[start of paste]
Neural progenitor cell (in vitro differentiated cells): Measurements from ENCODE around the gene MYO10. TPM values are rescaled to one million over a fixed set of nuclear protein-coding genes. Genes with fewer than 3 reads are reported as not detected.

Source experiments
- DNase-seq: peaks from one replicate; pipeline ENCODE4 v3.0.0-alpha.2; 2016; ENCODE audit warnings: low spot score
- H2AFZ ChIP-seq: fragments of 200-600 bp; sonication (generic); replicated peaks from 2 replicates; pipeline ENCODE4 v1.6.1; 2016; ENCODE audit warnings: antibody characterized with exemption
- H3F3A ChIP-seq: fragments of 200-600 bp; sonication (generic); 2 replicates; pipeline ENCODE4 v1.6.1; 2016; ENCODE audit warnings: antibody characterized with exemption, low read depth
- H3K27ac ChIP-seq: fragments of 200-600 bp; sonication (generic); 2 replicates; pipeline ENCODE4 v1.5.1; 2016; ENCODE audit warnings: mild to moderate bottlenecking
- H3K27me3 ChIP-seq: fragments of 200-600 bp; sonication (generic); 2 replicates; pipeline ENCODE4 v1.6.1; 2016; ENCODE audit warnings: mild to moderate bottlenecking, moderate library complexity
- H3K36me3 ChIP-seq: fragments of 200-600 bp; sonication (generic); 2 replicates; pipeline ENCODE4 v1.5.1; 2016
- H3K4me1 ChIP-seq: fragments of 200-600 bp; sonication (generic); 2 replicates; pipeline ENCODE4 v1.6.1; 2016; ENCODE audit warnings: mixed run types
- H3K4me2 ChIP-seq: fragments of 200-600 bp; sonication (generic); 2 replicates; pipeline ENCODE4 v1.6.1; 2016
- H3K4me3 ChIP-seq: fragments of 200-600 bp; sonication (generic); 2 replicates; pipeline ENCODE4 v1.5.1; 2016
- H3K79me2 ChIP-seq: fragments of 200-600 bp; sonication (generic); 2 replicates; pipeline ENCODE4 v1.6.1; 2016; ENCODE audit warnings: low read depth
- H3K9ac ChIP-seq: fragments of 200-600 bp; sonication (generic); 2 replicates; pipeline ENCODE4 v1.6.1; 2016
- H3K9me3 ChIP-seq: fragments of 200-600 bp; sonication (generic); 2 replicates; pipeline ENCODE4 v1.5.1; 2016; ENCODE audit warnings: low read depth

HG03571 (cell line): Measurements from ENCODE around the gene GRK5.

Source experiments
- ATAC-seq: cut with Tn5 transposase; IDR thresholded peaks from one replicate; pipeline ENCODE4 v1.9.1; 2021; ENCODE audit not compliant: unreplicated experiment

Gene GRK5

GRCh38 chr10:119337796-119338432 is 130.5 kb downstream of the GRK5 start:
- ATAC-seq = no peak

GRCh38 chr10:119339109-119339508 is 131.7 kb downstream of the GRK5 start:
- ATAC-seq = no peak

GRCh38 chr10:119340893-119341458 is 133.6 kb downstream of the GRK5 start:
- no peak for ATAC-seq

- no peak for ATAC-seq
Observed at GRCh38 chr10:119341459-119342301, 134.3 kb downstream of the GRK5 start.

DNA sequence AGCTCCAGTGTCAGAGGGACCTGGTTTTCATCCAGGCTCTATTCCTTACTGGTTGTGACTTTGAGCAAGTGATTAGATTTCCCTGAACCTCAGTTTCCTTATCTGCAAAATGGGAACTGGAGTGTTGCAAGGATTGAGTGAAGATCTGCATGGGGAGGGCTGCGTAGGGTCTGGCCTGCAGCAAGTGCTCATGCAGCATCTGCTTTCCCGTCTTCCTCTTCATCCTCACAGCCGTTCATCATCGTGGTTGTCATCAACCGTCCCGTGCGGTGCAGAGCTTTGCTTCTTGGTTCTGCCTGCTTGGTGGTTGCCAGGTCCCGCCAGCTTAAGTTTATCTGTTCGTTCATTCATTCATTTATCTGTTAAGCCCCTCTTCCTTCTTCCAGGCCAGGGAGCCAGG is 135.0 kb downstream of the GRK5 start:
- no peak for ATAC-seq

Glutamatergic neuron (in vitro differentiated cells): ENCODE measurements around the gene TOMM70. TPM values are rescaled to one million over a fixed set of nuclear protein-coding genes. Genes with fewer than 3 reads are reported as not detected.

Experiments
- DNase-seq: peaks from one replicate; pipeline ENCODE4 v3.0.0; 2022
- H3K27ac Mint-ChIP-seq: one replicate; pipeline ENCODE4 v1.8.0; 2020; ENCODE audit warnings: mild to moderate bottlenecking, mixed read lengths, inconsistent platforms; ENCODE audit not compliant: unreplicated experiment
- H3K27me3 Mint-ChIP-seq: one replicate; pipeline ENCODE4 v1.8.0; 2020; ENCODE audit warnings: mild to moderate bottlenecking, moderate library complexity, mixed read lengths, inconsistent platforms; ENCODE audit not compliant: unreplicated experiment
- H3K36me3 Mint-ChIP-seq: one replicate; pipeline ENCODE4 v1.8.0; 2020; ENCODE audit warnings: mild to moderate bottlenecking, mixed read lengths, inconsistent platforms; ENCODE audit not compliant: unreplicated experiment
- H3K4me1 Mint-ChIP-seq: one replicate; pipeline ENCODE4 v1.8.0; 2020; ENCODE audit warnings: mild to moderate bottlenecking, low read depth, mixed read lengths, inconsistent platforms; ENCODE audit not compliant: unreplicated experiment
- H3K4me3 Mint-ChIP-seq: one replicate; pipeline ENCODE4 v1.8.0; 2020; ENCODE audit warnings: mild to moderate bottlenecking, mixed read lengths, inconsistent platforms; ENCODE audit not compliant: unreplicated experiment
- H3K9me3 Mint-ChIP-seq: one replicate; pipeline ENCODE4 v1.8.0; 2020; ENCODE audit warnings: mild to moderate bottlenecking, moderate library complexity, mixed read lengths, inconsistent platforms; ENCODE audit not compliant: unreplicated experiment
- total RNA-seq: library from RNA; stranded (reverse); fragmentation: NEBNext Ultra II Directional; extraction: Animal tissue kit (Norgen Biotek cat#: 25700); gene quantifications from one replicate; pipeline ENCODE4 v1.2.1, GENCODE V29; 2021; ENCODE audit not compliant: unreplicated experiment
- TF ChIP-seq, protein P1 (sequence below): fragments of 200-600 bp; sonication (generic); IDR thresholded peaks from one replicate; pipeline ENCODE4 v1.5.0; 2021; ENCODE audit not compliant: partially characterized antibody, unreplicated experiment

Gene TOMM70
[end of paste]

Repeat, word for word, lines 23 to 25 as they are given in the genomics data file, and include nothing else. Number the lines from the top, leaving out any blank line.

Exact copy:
GRCh38 chr10:119340893-119341458 is 133.6 kb downstream of the GRK5 start:
- no peak for ATAC-seq

- no peak for ATAC-seq